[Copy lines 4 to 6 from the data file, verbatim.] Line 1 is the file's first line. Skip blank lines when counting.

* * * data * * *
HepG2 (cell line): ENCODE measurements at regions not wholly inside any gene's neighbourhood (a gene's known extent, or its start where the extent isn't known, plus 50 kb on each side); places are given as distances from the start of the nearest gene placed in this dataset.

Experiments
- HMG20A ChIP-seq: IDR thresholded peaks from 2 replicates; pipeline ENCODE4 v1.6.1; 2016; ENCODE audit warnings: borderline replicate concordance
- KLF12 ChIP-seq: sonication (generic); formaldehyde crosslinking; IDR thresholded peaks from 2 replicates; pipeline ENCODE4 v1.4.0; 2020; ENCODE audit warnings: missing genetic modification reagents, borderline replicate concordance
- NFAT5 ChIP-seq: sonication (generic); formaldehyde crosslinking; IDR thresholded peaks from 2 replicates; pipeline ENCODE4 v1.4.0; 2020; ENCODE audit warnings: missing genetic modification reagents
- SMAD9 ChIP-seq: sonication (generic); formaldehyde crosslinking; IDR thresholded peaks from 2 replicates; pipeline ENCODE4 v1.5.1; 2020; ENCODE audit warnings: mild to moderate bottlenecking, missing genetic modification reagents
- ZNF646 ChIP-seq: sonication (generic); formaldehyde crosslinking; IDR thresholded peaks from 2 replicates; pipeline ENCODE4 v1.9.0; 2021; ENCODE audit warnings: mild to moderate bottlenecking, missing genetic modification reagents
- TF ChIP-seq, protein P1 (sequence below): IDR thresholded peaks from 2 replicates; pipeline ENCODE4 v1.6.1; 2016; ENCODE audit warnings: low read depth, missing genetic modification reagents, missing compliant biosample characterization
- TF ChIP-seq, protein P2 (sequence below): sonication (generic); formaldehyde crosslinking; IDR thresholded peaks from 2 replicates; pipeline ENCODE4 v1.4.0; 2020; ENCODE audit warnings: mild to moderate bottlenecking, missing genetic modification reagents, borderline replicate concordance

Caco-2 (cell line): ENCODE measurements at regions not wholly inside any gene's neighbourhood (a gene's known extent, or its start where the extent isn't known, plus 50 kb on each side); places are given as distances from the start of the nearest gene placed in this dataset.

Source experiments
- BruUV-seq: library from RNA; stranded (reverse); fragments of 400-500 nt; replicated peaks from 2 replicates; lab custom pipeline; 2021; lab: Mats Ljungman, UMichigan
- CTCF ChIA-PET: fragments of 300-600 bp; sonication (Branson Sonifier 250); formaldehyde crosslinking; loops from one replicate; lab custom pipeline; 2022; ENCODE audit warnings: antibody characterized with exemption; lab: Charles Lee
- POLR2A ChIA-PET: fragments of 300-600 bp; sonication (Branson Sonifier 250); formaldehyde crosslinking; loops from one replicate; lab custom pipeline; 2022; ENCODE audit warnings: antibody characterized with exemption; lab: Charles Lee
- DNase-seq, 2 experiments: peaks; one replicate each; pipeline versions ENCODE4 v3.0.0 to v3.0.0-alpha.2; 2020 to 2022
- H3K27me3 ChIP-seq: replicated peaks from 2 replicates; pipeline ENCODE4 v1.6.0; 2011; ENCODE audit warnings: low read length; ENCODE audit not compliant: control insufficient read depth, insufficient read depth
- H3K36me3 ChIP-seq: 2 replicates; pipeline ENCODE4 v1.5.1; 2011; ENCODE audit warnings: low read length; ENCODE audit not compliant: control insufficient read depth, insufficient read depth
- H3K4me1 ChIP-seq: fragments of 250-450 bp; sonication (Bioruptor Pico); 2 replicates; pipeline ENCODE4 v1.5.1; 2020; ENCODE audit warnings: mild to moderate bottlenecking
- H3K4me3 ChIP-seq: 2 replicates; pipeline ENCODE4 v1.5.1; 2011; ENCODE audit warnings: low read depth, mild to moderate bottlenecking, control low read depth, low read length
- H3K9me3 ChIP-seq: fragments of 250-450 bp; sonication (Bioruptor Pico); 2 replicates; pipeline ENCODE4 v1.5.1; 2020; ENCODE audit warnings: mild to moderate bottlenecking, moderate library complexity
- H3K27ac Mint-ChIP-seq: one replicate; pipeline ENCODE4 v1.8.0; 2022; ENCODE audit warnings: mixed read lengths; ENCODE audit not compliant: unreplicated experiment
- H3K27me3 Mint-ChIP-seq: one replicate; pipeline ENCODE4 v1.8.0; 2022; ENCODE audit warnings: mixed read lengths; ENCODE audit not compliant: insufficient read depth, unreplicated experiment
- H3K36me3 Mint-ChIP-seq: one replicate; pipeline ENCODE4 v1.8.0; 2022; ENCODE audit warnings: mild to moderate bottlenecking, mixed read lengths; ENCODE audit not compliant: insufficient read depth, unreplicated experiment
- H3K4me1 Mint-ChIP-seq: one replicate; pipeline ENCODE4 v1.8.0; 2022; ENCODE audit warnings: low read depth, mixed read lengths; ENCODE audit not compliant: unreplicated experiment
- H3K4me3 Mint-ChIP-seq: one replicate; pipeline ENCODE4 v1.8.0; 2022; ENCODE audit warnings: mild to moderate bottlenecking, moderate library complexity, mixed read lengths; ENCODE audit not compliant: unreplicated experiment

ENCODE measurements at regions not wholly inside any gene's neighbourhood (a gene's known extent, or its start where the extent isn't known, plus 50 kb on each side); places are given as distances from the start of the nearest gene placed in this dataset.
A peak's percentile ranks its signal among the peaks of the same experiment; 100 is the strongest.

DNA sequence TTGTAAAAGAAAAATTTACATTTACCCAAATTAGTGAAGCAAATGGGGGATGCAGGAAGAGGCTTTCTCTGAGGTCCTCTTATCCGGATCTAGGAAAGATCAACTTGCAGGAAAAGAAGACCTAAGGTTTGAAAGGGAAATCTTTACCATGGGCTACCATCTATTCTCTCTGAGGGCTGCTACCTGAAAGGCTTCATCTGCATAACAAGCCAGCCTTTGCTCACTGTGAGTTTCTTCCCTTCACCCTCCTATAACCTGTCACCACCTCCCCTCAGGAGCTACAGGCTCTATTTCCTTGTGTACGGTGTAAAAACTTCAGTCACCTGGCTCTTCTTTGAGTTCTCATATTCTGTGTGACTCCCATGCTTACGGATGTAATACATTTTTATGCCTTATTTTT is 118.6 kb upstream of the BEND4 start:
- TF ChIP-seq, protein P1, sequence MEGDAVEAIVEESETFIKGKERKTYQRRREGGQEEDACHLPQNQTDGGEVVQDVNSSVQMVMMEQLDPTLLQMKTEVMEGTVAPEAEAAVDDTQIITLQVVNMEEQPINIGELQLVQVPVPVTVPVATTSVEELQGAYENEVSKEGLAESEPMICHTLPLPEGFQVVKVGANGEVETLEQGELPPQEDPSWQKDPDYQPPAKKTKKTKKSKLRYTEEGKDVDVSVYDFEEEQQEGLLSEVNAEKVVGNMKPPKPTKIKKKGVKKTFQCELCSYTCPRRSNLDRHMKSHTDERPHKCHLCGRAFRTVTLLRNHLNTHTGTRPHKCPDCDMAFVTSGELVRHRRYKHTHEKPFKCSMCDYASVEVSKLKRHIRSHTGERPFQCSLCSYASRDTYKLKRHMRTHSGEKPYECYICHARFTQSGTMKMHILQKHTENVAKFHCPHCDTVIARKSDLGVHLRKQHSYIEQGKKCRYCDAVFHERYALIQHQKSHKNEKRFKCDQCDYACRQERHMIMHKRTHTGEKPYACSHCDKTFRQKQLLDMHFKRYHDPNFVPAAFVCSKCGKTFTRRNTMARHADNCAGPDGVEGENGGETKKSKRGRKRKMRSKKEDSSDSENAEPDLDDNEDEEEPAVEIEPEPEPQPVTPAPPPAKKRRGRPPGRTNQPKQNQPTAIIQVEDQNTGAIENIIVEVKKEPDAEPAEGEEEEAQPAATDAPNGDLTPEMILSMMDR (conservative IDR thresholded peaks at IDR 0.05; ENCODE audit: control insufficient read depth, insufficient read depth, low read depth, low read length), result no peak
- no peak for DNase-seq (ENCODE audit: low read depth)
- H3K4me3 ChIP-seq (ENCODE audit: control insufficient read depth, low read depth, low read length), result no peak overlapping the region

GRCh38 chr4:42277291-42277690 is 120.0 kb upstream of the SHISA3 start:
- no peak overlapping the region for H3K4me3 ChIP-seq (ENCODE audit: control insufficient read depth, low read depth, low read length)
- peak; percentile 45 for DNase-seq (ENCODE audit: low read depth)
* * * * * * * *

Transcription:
- KLF12 ChIP-seq: sonication (generic); formaldehyde crosslinking; IDR thresholded peaks from 2 replicates; pipeline ENCODE4 v1.4.0; 2020; ENCODE audit warnings: missing genetic modification reagents, borderline replicate concordance
- NFAT5 ChIP-seq: sonication (generic); formaldehyde crosslinking; IDR thresholded peaks from 2 replicates; pipeline ENCODE4 v1.4.0; 2020; ENCODE audit warnings: missing genetic modification reagents
- SMAD9 ChIP-seq: sonication (generic); formaldehyde crosslinking; IDR thresholded peaks from 2 replicates; pipeline ENCODE4 v1.5.1; 2020; ENCODE audit warnings: mild to moderate bottlenecking, missing genetic modification reagents